The Virtual Boy bombed hard at retail, dropping from two hundred dollars to twenty in a matter of months.  Furious at its failure, Nintendo forgot all of Gumpei Yokoi's positive contributions to the company and sentenced him to twiddle his thumbs in the white room, a fate worse than death in the shame-driven Japanese business world.  Anyone who bought a Virtual Boy was punished just as severely with migraine headaches, lousy games, and a lighter wallet.





"I'm so hungry I could eat an Octorok!"  These wimpy words will forever ring in the ears of gamers who foolishly bought a CD-i for its Legend of Zelda games.  There were three of them on the system, but not one had the touch of genius that defined the series on Nintendo's consoles.  What they had instead were ridiculous, rough-edged cartoons that would become the laughingstock of YouTube ten years later.


That ain't all, folks!  The CD-i was also burdened with pretentious full-motion video "games" which tried to elevate the medium to high art, while forgetting that the only reason anyone even tried to play Night Trap and Sewer Shark was for the camp value.  Without it, titles like Voyeur and Burn:Cycle were just late night cable movies with the pointless distraction of joystick input.  Hey Philips, did you ever consider releasing actual games for this thing?  You know, games, not dictionaries or blustery multimedia presentations or whatever the hell was on those three Zelda discs.





The Fairchild Channel F has a fascinating history, full of industry milestones.  It was the first programmable home game console, released at a time when boring Pong units glutted the market.  Its designer Jerry Lawson was as much a pioneer as the console he created, the only African-American guiding the industry during its early formative years.  Then there are the games, which are... uh, wow.  They're groundbreaking in that they exist, but they also demonstrate that engineering genius doesn't necessarily translate to brilliant software design.  Only one game out of the two dozen on the Channel F, Dodge It, is both original and entertaining... the rest are functional at best, with the "fun" part missing from the equation.  The system's contribution to gaming history is undeniable, but without great software, history is all it will ever be.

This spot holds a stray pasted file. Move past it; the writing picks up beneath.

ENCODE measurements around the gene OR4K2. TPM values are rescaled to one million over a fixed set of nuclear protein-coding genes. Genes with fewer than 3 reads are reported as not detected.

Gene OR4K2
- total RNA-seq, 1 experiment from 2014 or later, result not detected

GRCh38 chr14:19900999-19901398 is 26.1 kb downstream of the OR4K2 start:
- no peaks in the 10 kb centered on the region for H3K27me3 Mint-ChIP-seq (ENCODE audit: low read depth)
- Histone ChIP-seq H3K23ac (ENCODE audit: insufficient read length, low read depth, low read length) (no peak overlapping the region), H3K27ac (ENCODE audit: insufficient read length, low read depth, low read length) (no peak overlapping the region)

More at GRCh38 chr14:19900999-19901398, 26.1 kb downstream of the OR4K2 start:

More like 32X-crement, amirite?  Yeah, yeah, that was a lame joke, but if Sega doesn't have to put any effort into their work, neither do I.  After the Sega CD, there was absolutely, positively no reason for this horrible thing to exist.  None.  It fractured the Genesis user base, again, gave anyone dumb enough to purchase it a reason to put off buying a Saturn, offered trivial improvements over the Genesis hardware, and was a stone-cold bitch to set up, feeling more like a wadded up invention fished out of Rube Goldberg's garbage can than a legitimate system upgrade.


If you've never had the unbridled joy of using a 32X, allow me to sum up the experience for you.  "Where am I gonna put this second power supply?  Do I really have to daisy chain video cables from the Genesis to the 32X to my television set?  What the hell are these metal things, and why do they keep popping out of the cartridge slot?  Wait, wait, now I need to connect the Sega CD too?!  Hell, I didn't have this much trouble putting my Constructicons together when I was ten.  At least I'm finished with this convoluted mess.  I'll just turn on my brand new super system and... wait, why is the Sega logo green?  Screw this... where's my Super Nintendo?"





There are fans of the Emerson Arcadia and its many European clones out there.  Just know that I will never be one of them.  It always struck me as a remarkably cynical attempt to break into the video game market... a last generation console competing with the next generation technology of the Atari 5200, ColecoVision, and Vectrex.  Sure, it had the support of some current industry heavyweights, including Konami and Tekhan (then Tecmo, and now Kotec), but that doesn't excuse the very lightweight hardware.  Screeching sound effects and jumpy graphics you have to view under an electron microscope aren't my idea of a good time, and judging from the system's shabby sales in the United States, it didn't win over anyone else.  I suspect that the Europeans and Australians who still profess their love for the Emerson Arcadia weren't given too many other options...